6. Meg, you bring up an interesting point — are cultural weddings “offbeat” because they’re embodying non-Christian-derivative traditions? I’ve actually resisted that definition, worried that it can come off as “Look at this wacky Indian wedding where the bride wore red! … Er, oh right: That’s traditional for an Indian wedding.”

    Some of this also comes down to my own personal interests — I’m a longtime subcultural obsessive, and have spent most of my adult life studying and admiring the ways subcultures establish their own social rules, behavior norms, fashions, etc.

    For me, weddings are just one more arena to immerse myself in the subcultural goo … and as one person pointed out on the OBT, many of the subcultures I’m familiar with are primarily anglo (hippies! ravers! goths! punks! rockabillies!). Maybe I just need to find some new, more diverse subcultures to admire with their own wonderful weddings. Educate me, world!

    (Is this getting too cerebral for anyone yet?)

  7. I’ve just had to come back to this because there’s something I don’t get. Surely this site is all about showing anyone that they can plan the wedding they want.

    I aim to feature diverse weddings in terms of style, location, sexual orientation, etc. … but you’re not the only one to be frustrated by the lack of color

    I think this site does a grand job at showing a wide range of all those diversities and if people think a friend may be interested in what you have to say, then they should pass it on. They might be black, they might be white, they might be steampunk, they might be techy geeks…. but what they all have in common is they want a wedding of their own style and loves. It seems to me that if you try and ‘target’ ethnic minorities then you’re going off the track. This site isn’t about making sure you tick all the boxes. It’s about sharing the general point of view. Going back to my earlier point, you’ll only increase the ‘range’ of contributors when people ‘resist the urge’ and tell their friends.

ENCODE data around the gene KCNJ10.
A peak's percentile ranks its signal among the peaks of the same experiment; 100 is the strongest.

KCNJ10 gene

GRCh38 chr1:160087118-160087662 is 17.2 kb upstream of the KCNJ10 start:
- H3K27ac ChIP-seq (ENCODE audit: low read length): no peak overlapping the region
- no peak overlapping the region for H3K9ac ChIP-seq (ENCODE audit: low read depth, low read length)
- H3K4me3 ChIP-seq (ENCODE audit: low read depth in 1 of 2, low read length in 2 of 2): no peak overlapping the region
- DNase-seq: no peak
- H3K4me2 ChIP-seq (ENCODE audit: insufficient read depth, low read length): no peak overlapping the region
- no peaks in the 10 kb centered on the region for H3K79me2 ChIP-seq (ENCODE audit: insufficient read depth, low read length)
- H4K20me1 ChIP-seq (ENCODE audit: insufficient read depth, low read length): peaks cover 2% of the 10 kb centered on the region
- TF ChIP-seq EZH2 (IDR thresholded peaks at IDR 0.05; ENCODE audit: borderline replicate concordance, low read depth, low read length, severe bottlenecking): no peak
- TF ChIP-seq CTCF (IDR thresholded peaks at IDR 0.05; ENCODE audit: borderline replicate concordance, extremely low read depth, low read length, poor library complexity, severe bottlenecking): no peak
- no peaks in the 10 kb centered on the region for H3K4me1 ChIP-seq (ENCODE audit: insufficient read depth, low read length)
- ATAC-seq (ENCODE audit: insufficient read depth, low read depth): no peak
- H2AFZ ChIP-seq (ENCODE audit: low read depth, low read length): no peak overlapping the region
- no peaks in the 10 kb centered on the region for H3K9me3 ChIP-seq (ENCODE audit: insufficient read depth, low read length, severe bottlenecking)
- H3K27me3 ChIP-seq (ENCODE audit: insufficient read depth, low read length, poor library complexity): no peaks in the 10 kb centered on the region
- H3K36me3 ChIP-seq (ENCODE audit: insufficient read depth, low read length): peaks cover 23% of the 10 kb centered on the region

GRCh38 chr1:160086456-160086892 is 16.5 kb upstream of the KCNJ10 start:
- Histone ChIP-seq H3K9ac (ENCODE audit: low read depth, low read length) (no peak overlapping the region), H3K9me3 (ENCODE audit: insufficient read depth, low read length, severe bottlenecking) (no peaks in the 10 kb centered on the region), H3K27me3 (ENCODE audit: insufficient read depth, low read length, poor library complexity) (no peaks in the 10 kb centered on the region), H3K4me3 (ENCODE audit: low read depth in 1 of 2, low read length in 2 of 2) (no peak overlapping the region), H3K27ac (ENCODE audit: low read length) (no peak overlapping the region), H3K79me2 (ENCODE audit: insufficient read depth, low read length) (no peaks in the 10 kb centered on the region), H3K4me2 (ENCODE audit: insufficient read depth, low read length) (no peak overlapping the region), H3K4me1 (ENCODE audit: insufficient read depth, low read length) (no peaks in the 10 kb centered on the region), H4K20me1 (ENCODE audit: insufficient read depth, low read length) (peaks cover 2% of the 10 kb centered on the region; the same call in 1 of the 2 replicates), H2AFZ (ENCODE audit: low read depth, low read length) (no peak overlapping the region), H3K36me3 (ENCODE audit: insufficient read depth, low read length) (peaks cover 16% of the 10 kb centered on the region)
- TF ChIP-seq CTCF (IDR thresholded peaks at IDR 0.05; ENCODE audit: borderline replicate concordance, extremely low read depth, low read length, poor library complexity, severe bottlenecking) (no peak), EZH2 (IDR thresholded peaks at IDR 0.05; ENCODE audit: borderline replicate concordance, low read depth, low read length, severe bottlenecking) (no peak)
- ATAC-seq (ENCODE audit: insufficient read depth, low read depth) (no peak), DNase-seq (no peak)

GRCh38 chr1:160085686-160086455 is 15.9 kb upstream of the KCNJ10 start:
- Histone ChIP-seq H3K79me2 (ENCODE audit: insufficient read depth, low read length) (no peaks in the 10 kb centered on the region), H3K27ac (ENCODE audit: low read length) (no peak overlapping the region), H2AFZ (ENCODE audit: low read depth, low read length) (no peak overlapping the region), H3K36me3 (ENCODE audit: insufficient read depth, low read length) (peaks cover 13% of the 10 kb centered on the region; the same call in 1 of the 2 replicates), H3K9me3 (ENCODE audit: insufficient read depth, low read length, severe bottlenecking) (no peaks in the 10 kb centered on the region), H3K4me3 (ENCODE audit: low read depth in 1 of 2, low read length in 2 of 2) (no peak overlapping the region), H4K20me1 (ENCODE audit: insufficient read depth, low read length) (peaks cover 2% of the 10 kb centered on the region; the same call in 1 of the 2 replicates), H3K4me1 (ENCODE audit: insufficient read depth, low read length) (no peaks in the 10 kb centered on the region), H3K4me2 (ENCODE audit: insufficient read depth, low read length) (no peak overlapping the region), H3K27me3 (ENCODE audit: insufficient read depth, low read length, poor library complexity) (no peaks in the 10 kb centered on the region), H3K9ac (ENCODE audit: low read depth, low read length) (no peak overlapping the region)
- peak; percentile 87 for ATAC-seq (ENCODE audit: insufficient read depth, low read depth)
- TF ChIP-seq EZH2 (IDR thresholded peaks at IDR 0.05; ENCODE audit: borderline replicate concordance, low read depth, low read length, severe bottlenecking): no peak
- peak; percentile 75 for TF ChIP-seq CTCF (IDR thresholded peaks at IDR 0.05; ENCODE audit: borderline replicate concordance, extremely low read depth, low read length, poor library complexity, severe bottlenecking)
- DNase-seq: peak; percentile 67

8. Just so you know . . . . I’m an inked, pierced black chick currently planning a steampunk halloween handfasting. It doesn’t take place until 10/31/09, but I’ll be sure to submit photos when it does.

  9. I just wanted to point out that many People of Color do not necessarily appear to be POC to someone who doesn’t know what to look for.

    I am a queer, white woman with a disability. My partner is a mixed-race transguy who appears white to those who don’t know better. Despite his clearly Latino name and his mixed Latino/Native/Black roots, he doesn’t “read” as a POC in photos. Every shade of the rainbow is represented in communities of color. While it’s true that those who “pass” have a different world experience than those who do not (who gets followed around an expensive store, for example?) it’s also true that there are stressors and strains on POC who pass, in that they are often marginalized by all of the various groups they may represent.

    It’s just something to keep in mind – I certainly don’t presume to speak on behalf of anyone. However, it’s something I try to remember in my daily life – folks are not always what/who you assume they are.

    All that said, we’ll make sure to send you pictures of our Big Gay Wedding. It’s Nov 1 2008. I’m on OBT as well, as Aimgrrrl.

  10. Scary… I just realised that’s the case on a wedding forum I regularly visit. There’s the token Asian girl occasionallly but the rest of them are lilly-white as white can be. Caucasian, whatever.

    Though in part of that same thought, I also agree with Jennifer above. OBB is far better off concentrating on individual taste and style rather than the race of the contributors. It’d be great if more people of OBVIOUS ethnic roots showed off their plans but that’s not essential to the main theme of OBB. I don’t think it’s something you need be overly concerned about.